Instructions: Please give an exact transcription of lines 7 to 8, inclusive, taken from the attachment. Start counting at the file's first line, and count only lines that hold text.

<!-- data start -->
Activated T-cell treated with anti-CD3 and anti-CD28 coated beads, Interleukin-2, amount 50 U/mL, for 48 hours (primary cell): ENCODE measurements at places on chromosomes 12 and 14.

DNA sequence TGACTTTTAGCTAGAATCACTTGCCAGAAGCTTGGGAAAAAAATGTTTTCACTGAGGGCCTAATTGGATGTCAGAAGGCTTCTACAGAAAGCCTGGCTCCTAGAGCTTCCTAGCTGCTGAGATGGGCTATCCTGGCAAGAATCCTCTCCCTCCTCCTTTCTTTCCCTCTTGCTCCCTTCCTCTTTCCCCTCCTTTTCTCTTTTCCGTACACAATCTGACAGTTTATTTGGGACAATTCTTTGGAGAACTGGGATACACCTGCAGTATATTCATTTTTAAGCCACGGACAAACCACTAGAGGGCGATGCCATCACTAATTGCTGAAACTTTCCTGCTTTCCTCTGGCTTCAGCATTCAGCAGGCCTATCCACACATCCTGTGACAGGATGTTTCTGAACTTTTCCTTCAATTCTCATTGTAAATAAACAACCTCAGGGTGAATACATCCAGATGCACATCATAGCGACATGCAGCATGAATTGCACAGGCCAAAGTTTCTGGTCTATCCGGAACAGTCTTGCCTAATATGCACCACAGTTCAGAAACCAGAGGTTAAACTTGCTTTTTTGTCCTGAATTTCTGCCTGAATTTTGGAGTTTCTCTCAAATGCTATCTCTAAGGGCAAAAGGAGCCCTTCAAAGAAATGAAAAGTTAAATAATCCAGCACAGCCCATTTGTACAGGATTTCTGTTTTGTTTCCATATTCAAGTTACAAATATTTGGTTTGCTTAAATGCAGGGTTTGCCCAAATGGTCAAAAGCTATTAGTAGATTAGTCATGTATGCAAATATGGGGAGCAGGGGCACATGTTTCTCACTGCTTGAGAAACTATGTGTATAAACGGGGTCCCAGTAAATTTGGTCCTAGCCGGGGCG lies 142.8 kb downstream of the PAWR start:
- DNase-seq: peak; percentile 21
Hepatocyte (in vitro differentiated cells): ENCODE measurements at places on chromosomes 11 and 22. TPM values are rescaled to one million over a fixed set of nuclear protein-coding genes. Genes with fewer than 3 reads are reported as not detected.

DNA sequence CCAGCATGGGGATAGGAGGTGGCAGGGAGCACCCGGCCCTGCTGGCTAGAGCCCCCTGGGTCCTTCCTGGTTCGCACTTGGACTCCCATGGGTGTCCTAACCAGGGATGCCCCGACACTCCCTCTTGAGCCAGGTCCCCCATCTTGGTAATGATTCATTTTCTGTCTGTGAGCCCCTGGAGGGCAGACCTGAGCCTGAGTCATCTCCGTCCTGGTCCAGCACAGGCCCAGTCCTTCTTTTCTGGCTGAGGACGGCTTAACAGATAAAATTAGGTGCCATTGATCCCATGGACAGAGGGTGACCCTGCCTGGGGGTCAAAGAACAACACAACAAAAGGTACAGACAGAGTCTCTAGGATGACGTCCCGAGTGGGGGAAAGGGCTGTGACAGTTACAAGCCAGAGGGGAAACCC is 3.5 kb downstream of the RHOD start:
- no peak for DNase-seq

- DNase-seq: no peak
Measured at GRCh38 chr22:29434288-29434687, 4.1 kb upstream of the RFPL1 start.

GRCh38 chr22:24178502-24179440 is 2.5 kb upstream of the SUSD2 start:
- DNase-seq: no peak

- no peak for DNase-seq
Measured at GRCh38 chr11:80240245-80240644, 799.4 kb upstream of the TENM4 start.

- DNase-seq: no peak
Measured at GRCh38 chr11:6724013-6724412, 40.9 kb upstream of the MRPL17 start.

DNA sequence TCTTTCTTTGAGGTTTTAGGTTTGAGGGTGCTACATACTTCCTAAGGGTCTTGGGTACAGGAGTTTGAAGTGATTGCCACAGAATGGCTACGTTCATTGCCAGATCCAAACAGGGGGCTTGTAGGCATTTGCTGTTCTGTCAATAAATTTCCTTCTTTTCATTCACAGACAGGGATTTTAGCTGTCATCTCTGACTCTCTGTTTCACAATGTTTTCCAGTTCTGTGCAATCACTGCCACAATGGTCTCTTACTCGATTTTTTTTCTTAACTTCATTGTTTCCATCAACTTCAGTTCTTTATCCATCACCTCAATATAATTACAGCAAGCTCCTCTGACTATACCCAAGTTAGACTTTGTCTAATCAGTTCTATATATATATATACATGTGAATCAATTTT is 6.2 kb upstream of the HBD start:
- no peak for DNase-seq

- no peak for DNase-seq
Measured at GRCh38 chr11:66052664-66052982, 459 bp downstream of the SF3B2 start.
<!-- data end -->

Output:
- DNase-seq: no peak
Measured at GRCh38 chr22:29434288-29434687, 4.1 kb upstream of the RFPL1 start.